St. Louis-based cartoonist and illustrator Dan Zettwoch has been creating comics and mini-comics for years, gaining a reputation as a great craftsman. His work has appeared in “The Best American Comics,” in addition to anthologies like “Kramers Ergot,” “Drawn and Quarterly Showcase” and magazines including “Arthur” and “Vice.” Earlier this year, Drawn and Quarterly released Zettwoch’s first full-length graphic novel, “Birdseye Bristoe.”
The book is a gorgeous oversized hardcover that tells the story of two kids who spend a summer with their uncle who’s leased his land to a company building the world’s tallest cell phone tower. It’s about invention and creativity, and it’s also a lot of fun. CBR News spoke with Zettwoch about the book, his work process, and his love of info graphics and diagrams.
CBR News: Where did “Birdeye Bristoe” start for you?
Dan Zettwoch: It’s one of the stories that’s been rattling around in my mind for a while. Once I sat down to draw it I made the book in less than a year. The genesis of the book was lots of driving back and forth between my hometown of Louisville, Kentucky and where I live in St. Louis. I make this drive dozens of times a year and this story incubated for a few years whenever I would make that drive.
Was the landscape key to the story for you?
Yeah, there’s actually not a lot there but every time I would drive it, there would be a new cellphone tower being built on this particular stretch — to the point now where it seems like there’s one every hundred yards or so. Just imagining what that process is like or the process of being a person who owns a farm or a gas station along the highway that leases their land for that to happen to it.
This is your first graphic novel, though you’ve made numerous comics and mini-comics. Did you know this was going to be “graphic novel” as opposed to a “comic.”
[Laughs] Yeah, I think so. There was a point where I was going to do a mini-comic series of this story. The thing with Drawn and Quarterly came about and they’ve been bugging me for a while for something that would work as a book and this seemed like a good time to do something a bit more sustained. I didn’t think they would ever go for it because I wanted to do this fold out which is something I do in my mini-comics a lot. I thought, there’s no way a publisher will ever go for a fold-out. They called my bluff because they went for it and it sealed the deal.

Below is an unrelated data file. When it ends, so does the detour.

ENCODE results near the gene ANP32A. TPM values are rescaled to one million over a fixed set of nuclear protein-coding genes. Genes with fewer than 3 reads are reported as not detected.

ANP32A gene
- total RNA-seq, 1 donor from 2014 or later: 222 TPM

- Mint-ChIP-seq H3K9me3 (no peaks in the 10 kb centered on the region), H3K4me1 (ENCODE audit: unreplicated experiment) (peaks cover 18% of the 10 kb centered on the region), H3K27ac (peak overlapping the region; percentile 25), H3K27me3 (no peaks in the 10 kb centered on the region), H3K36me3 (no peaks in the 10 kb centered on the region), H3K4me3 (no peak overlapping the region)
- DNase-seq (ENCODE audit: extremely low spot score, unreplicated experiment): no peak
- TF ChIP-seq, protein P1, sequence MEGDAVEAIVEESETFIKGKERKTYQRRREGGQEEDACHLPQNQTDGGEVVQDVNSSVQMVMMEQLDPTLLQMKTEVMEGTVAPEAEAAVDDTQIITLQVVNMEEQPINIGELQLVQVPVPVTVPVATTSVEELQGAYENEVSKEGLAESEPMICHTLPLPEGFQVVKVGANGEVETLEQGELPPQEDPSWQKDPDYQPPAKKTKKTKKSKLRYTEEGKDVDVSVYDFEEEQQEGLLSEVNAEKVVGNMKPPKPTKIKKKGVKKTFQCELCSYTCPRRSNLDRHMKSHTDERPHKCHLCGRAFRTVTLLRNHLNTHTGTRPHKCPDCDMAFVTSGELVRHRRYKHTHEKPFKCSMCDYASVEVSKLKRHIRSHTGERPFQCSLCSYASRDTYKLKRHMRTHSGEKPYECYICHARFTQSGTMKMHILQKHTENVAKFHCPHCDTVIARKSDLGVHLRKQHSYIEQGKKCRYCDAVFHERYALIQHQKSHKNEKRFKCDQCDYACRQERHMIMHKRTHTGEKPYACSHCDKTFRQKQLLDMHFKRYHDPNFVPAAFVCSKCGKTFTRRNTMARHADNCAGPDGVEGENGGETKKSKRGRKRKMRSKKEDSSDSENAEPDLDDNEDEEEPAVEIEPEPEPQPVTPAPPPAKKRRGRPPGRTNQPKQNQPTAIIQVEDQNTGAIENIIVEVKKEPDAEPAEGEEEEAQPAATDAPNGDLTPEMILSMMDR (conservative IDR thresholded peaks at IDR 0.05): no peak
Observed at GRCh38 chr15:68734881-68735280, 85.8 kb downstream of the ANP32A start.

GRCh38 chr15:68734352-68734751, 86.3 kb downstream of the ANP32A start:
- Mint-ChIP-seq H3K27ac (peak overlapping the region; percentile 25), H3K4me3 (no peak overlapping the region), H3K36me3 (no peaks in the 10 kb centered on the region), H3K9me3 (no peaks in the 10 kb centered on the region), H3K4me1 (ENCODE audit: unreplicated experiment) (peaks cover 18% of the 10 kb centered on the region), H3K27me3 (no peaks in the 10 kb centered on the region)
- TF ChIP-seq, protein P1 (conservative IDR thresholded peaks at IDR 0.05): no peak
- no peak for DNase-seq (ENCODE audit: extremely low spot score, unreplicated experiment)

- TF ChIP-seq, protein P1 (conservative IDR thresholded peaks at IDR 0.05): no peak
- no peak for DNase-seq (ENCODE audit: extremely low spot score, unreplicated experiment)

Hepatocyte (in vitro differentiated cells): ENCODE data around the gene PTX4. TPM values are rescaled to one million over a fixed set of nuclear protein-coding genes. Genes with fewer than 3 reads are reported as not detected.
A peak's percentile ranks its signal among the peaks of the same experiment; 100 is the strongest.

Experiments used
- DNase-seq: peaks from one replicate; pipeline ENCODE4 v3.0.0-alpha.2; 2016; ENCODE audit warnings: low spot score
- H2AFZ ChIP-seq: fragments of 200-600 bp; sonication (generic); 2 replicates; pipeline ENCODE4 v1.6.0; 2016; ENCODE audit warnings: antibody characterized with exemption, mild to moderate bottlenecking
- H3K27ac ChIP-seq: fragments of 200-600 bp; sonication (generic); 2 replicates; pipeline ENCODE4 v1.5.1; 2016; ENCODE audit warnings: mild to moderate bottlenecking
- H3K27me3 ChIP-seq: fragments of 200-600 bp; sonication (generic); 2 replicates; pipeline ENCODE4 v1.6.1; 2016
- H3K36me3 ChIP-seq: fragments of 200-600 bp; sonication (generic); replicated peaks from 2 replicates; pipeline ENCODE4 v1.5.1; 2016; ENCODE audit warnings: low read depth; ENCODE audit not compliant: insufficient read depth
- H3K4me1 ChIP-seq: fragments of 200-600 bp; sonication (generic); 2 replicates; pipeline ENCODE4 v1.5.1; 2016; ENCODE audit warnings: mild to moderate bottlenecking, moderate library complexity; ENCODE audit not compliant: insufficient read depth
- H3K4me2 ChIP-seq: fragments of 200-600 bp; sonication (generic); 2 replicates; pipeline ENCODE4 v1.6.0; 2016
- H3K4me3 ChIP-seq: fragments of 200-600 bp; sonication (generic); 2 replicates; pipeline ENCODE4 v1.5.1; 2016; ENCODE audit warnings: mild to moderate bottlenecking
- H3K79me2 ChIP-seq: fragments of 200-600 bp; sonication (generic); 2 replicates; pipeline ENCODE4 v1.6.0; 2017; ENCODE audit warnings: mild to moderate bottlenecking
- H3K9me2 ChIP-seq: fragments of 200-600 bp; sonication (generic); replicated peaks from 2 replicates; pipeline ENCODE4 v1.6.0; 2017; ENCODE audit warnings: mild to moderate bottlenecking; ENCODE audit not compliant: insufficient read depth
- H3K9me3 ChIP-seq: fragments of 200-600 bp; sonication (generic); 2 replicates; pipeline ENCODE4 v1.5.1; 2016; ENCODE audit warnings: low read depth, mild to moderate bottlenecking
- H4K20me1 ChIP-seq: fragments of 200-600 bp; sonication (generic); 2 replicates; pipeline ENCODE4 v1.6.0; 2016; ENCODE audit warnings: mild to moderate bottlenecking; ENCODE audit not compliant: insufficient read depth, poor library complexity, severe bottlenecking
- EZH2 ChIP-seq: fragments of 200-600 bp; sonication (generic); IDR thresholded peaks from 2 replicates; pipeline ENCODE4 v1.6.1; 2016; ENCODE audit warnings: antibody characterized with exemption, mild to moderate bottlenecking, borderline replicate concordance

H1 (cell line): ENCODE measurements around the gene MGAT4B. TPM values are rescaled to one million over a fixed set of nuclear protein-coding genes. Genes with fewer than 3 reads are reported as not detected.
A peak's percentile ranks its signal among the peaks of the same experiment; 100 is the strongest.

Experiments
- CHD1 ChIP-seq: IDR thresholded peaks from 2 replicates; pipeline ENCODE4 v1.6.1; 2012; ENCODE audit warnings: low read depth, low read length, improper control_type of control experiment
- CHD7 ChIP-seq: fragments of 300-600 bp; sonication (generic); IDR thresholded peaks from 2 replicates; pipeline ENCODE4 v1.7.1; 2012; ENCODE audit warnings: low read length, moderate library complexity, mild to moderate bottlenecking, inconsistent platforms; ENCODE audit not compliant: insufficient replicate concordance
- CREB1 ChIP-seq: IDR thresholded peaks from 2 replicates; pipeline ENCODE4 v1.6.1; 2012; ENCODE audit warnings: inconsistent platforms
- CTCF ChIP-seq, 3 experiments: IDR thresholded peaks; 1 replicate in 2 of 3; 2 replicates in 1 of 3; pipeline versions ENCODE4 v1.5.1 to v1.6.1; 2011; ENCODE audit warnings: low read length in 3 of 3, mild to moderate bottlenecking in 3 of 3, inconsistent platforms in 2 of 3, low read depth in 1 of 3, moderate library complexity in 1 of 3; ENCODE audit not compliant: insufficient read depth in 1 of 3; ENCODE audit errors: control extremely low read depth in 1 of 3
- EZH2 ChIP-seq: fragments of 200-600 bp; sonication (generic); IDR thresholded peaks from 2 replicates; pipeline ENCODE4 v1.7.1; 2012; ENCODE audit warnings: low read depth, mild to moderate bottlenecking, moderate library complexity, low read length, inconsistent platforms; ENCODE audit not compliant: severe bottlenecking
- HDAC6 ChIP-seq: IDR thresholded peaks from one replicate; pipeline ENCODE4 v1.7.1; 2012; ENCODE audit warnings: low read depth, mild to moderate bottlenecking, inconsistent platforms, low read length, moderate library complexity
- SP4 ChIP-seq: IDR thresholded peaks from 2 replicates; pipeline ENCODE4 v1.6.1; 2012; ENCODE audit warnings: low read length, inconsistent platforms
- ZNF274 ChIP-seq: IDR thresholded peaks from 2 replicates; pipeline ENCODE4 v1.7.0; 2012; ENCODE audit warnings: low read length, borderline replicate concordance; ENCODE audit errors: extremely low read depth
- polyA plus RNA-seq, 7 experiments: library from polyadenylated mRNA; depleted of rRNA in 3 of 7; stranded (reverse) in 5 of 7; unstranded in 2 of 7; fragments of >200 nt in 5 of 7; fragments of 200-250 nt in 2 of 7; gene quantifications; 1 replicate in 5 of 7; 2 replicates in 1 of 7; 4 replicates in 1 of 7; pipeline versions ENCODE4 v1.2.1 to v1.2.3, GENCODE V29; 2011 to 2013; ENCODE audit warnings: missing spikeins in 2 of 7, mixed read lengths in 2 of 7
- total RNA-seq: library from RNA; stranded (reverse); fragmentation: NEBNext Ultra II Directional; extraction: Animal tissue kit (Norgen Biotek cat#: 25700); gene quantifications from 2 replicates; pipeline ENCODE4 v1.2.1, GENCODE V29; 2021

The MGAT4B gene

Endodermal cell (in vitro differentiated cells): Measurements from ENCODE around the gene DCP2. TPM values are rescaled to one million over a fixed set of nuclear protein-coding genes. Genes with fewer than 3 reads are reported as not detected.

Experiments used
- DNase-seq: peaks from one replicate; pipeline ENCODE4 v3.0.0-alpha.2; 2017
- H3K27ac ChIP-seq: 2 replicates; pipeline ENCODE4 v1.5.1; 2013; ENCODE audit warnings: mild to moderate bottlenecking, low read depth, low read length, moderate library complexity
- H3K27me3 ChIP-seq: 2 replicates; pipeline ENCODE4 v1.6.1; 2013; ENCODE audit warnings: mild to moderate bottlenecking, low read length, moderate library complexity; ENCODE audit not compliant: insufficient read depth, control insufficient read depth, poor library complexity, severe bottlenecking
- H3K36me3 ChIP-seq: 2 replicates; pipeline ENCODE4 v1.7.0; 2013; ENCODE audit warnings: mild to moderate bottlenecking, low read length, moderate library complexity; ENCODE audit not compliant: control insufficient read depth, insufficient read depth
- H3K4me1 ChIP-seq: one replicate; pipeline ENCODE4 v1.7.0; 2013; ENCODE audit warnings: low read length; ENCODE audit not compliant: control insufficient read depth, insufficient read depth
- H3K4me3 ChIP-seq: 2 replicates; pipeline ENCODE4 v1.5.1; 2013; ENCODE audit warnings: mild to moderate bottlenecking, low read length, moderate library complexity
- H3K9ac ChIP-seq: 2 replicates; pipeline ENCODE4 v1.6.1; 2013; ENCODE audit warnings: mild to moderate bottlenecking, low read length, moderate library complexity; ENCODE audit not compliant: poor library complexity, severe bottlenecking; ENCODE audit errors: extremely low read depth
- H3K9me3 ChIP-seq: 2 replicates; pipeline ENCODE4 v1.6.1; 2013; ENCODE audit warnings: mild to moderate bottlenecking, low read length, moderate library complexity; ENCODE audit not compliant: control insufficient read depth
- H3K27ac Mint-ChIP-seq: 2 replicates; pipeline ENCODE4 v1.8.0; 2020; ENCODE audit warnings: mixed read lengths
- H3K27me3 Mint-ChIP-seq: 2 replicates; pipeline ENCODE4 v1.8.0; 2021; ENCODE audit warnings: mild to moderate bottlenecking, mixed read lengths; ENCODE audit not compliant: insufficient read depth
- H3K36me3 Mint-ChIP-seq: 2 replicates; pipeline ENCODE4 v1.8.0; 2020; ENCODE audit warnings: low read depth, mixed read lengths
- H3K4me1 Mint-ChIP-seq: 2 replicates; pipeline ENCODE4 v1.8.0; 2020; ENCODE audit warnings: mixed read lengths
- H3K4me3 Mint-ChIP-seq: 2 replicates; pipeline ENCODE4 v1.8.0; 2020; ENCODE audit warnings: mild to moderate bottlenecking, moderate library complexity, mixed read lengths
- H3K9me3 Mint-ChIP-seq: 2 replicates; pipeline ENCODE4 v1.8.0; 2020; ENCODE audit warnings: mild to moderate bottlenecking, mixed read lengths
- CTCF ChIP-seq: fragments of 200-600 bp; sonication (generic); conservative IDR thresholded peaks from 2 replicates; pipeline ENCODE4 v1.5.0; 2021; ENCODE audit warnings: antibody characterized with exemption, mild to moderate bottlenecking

If any publisher would say yes, it would be Drawn and Quarterly. Didn’t Kevin Huizenga’s “Gloriana” also have a fold out?
Yeah, they both came out about the same time and Kevin and I, because we both live in St. Louis and are friends, we did some signings and things together.
I’m curious about the structure of the book. Not to give anything away but you open with the ending and then the last page of the book takes place right before the first.
This is sort of an idea I didn’t really carry through, but I had the idea that the story would be sort of a “whodunnit” where there’s a crime revealed at the beginning, the collapse of the tower. The rest of the book would be selections of moments and short pieces that precede that and hint at some of the things that were going on that would eventually cause it to collapse. I just didn’t want [the collapse] to be the climax because I really didn’t feel like the story is about the tower collapsing. I guess I wanted to put that part at the beginning just to get it out of the way basically and maybe also hint that there was some sort of inevitability that that’s what would happen.
It’s easy to describe the book as about these two kids who spend the summer with their uncle, but that doesn’t explain what the book is about.
When I try to explain it to my family or at Thanksgiving I say it’s about a period of time when there’s a big boom in cell phone tower construction. There’s a transitional phase where everyone’s getting cell phones and parts of this rural area that’s being built up more. It’s about transitions between city to country and transitional points geographically. That’s actually more than I would say at Thanksgiving. I would say it’s about the construction of the world’s largest cell phone tower. [Laughs]